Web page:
Today (March 6, 2015) is the 150th anniversary of the Battle of Natural Bridge, fought just south of Tallahassee near present-day Woodville in the final months of the American Civil War. Yesterday, we posted an excerpt of a memoir by Joshua Hoyet Frier, a Confederate soldier from Florida who fought at Natural Bridge. In that segment (click here to read it), Frier described his unit’s sudden transfer from Madison County to the front lines near the St. Mark’s River, and preparations for battle.
Today we continue Frier’s account, covering the battle itself. In the following text, Frier describes several skirmishes between his Confederate comrades and their Union opponents. Readers should be advised that this section of Frier’s memoir includes several graphic references to the violence of the battle.
Illustrated excerpt of Joshua Hoyet Frier’s “Reminiscnese Of The War Between The States”
When the skirmishers was formed in line in front of the main line, it had became light enough to take a view of the surroundings. The clearing proved to be an old abandoned field of not more than twenty acres. The hummock growth of hicory, oak, live oak, sweet gum and cypress grew quite thick right up to the edge of the clearing and probably two hundred yards in front of us.
We was marched across the old field and deployed in the timber, and admonished to keep a sharp lookout and shoot any thing that looked blue. Some of the boys began shooting, directly after sun up, and in explanation said they was shooting birds. We beat around in the bush pretty much as we wished; I was investigating the effects of the fireing on the bushes and timber when I came upon a dead Negro in U.S. uniform. Some of the boys was more luckey, and picked up some live ones, some was sent to the rear but it was said some of them never was. There were some who had in their fright and darkness hid themselves after finding them selves separated from the body of their command. This then was an index to the couler of the foe we had to contend with and gave us great encouragement as we did not think there was much fight in Negro troops.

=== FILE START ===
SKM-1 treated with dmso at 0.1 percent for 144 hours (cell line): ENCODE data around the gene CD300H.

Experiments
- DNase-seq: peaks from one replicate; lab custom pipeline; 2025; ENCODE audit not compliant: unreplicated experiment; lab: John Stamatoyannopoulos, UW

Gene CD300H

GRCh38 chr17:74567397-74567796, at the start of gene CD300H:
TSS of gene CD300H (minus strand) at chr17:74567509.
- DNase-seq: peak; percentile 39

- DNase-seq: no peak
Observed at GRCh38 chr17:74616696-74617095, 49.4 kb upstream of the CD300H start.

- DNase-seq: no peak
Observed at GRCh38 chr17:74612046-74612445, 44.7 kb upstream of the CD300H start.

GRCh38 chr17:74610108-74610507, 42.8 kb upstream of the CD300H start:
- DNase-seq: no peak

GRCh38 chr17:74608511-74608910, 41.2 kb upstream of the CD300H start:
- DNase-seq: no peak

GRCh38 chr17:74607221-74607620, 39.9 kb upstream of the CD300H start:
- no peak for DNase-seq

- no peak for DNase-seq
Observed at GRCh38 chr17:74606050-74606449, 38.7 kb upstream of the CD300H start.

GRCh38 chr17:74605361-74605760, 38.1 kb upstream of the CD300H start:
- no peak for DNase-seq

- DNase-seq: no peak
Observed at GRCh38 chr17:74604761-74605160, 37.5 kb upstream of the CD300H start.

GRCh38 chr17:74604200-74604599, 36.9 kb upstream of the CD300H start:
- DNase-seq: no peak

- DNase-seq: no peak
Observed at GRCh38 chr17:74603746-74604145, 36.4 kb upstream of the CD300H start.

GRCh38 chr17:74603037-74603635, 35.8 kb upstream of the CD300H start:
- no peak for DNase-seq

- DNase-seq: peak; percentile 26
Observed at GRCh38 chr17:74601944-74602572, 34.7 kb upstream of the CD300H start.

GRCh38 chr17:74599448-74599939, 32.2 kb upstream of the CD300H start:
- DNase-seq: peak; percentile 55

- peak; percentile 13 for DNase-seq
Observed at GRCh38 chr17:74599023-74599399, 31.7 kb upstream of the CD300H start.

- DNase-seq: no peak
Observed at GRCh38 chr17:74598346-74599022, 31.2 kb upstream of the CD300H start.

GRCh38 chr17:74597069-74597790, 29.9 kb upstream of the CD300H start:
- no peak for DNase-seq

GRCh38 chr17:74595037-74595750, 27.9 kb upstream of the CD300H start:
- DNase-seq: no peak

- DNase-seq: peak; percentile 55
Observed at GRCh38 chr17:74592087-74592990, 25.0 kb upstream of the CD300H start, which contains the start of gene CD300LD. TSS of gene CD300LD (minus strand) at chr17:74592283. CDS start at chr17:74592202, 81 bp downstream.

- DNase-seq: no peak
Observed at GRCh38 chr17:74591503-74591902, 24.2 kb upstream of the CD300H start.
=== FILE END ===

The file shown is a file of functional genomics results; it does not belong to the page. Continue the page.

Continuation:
About eight o clock a blue jay pitched on a limb close by me, and I obeyed orders by shooting at him; before the smoke cleared away a single ball came by with that angry spiteful pang-g-g-g that only a rifle ball can make. This put me on my guard, for it was now plain that some one had shot either at the report or at the smoke of my gun; through an opening in the bushes some two hundred yards in front I saw a faint blue smoke slowly disapating itself right at the root of a large live oak, just such an one as anyone would naturaly seek for a screen under the circumstances.
I kept a sharp lookout for that live oak, as there was two or three small openings through the brush where I could get a pretty fair view of his neighborhood, and get shot at allso; but my antagnist was a verry poor shot, and went wide the mark every time. I called some of the boys who had less dread of minnies than I did who stood up boldly and let this blue coat practice on them. He must have got reinforcements allso or else he improved wonderfuly in markmanship and rapidity of fire; after one of the self constituted targats had a hole shot through his cap he left off the buisness in disgust.